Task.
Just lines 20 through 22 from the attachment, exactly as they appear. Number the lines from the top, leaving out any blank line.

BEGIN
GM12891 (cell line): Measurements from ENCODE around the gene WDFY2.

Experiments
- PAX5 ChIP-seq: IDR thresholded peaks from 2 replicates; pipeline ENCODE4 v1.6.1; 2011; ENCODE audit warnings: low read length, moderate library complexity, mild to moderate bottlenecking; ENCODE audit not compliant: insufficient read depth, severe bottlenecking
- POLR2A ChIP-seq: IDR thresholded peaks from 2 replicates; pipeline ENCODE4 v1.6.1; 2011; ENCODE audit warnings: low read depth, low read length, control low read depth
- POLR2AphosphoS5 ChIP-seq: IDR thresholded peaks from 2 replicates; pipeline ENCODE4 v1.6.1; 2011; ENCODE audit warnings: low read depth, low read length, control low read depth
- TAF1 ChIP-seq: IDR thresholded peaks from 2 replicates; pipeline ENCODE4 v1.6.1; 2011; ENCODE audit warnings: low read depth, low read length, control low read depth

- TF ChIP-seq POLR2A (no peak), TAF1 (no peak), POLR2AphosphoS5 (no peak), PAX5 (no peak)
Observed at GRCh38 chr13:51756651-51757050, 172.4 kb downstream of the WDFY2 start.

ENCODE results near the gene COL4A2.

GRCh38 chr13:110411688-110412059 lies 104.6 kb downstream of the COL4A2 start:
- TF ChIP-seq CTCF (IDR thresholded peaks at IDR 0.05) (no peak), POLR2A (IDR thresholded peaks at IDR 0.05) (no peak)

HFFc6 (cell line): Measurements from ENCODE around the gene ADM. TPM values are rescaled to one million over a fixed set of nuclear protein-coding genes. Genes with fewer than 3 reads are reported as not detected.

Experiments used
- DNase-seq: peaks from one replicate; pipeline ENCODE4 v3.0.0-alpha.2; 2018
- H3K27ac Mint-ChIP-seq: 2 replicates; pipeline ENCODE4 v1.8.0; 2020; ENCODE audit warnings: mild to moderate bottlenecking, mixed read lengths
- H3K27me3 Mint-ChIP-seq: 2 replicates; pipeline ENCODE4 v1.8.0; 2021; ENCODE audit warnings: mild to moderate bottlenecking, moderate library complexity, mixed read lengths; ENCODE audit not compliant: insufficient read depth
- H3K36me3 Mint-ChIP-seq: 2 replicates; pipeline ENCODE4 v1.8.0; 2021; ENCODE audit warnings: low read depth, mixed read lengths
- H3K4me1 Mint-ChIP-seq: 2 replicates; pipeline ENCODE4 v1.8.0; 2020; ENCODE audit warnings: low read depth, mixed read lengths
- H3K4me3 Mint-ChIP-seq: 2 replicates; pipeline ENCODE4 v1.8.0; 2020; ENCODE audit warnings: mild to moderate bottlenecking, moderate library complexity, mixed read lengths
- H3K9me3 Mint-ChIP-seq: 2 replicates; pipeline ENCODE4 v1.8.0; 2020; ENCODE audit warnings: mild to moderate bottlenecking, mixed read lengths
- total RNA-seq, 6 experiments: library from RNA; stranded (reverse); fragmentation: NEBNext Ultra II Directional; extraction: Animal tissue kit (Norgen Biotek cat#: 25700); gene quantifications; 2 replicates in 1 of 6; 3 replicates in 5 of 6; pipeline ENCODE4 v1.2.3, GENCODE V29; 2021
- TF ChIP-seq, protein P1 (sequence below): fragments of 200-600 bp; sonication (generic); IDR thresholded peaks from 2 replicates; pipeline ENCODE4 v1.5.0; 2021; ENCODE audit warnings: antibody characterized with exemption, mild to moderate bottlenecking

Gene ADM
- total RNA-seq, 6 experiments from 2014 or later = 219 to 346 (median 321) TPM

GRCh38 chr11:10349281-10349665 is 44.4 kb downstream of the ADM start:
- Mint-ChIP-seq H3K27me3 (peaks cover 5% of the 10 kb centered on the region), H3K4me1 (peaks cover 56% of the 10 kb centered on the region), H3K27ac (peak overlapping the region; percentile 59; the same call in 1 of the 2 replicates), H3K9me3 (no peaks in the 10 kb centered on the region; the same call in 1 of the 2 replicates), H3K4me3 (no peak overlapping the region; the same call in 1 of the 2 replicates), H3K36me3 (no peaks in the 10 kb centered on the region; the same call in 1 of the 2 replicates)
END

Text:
- H3K9me3 Mint-ChIP-seq: 2 replicates; pipeline ENCODE4 v1.8.0; 2020; ENCODE audit warnings: mild to moderate bottlenecking, mixed read lengths
- total RNA-seq, 6 experiments: library from RNA; stranded (reverse); fragmentation: NEBNext Ultra II Directional; extraction: Animal tissue kit (Norgen Biotek cat#: 25700); gene quantifications; 2 replicates in 1 of 6; 3 replicates in 5 of 6; pipeline ENCODE4 v1.2.3, GENCODE V29; 2021
- TF ChIP-seq, protein P1 (sequence below): fragments of 200-600 bp; sonication (generic); IDR thresholded peaks from 2 replicates; pipeline ENCODE4 v1.5.0; 2021; ENCODE audit warnings: antibody characterized with exemption, mild to moderate bottlenecking